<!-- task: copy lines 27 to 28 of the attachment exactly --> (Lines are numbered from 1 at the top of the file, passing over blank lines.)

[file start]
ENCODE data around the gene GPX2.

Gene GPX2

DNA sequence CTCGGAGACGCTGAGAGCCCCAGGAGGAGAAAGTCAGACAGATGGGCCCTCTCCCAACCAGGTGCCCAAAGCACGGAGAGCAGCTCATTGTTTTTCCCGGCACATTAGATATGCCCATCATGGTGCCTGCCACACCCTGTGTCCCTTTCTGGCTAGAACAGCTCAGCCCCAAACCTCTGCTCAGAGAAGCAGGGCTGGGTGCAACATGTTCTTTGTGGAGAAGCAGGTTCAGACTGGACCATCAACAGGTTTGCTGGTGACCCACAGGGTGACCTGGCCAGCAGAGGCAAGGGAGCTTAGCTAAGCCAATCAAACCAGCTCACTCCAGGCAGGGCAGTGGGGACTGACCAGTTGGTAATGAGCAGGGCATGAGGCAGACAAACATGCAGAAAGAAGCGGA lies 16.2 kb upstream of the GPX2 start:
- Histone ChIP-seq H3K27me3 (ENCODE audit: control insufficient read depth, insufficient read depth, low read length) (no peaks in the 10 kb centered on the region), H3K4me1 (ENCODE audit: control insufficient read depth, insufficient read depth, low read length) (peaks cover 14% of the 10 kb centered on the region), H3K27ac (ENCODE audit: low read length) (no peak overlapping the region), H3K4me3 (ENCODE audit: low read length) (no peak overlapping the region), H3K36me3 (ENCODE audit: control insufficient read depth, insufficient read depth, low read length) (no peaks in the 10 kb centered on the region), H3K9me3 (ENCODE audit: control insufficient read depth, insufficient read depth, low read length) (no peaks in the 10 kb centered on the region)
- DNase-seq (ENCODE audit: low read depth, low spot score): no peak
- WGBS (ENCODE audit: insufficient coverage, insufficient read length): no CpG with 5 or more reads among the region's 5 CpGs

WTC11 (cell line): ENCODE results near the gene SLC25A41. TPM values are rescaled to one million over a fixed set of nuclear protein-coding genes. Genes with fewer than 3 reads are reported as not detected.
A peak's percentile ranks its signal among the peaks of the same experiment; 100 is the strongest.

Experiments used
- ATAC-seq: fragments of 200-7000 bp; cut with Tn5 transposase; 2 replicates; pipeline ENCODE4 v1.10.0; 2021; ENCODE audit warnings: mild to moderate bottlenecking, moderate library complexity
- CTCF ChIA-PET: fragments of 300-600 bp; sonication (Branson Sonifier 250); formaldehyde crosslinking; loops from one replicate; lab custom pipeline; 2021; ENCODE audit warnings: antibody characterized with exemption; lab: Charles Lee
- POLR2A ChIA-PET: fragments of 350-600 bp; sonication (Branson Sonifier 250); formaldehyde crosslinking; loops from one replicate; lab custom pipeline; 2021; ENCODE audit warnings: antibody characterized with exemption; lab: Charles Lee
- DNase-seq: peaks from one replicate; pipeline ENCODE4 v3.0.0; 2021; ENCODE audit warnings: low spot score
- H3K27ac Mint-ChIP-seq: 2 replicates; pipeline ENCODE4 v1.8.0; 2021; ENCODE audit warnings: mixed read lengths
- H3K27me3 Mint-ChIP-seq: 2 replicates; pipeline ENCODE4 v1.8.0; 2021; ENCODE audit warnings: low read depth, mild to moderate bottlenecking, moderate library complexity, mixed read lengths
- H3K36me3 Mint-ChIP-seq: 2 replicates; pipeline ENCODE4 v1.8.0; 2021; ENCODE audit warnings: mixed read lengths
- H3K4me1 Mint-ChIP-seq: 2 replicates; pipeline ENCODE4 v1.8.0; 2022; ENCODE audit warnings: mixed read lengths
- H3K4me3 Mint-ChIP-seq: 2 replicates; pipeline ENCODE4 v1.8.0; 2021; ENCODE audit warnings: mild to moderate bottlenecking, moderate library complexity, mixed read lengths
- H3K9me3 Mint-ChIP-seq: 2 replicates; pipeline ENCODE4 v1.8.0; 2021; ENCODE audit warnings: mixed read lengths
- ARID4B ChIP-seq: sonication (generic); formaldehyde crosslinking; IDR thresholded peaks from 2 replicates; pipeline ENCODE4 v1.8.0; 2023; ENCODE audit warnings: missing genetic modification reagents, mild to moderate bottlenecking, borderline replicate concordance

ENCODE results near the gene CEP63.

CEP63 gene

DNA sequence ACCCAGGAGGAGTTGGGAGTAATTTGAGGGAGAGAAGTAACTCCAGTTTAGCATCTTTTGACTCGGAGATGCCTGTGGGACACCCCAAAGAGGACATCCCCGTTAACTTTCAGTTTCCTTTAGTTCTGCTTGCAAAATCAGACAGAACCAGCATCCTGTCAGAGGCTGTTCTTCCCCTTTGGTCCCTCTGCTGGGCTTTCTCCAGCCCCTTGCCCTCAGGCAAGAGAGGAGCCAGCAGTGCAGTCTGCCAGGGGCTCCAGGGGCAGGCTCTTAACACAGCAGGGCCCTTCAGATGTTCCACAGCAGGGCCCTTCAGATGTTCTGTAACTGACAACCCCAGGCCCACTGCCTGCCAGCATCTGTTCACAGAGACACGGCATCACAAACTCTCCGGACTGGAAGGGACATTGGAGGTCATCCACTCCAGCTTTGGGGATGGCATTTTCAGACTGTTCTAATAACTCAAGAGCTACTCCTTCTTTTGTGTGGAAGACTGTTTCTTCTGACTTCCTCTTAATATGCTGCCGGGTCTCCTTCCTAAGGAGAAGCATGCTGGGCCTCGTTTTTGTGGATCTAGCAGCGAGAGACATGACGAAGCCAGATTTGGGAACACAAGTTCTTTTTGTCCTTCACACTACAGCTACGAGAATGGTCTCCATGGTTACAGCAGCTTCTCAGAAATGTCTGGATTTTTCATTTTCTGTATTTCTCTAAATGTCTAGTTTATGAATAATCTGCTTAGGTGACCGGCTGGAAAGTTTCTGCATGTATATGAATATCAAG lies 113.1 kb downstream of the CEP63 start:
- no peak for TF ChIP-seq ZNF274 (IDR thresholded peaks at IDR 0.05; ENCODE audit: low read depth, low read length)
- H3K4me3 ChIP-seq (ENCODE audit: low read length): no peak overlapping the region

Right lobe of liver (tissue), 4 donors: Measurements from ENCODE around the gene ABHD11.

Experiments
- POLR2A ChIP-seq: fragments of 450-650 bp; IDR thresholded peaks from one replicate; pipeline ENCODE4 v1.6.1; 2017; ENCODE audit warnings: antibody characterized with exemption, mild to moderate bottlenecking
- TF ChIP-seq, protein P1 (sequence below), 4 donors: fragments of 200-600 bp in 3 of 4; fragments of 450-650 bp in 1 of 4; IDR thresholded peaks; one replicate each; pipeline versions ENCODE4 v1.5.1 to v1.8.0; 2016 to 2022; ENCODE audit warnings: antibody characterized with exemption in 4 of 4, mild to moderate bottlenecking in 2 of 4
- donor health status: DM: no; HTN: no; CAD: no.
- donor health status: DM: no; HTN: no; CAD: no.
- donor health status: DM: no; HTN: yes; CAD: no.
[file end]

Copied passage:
Experiments
- POLR2A ChIP-seq: fragments of 450-650 bp; IDR thresholded peaks from one replicate; pipeline ENCODE4 v1.6.1; 2017; ENCODE audit warnings: antibody characterized with exemption, mild to moderate bottlenecking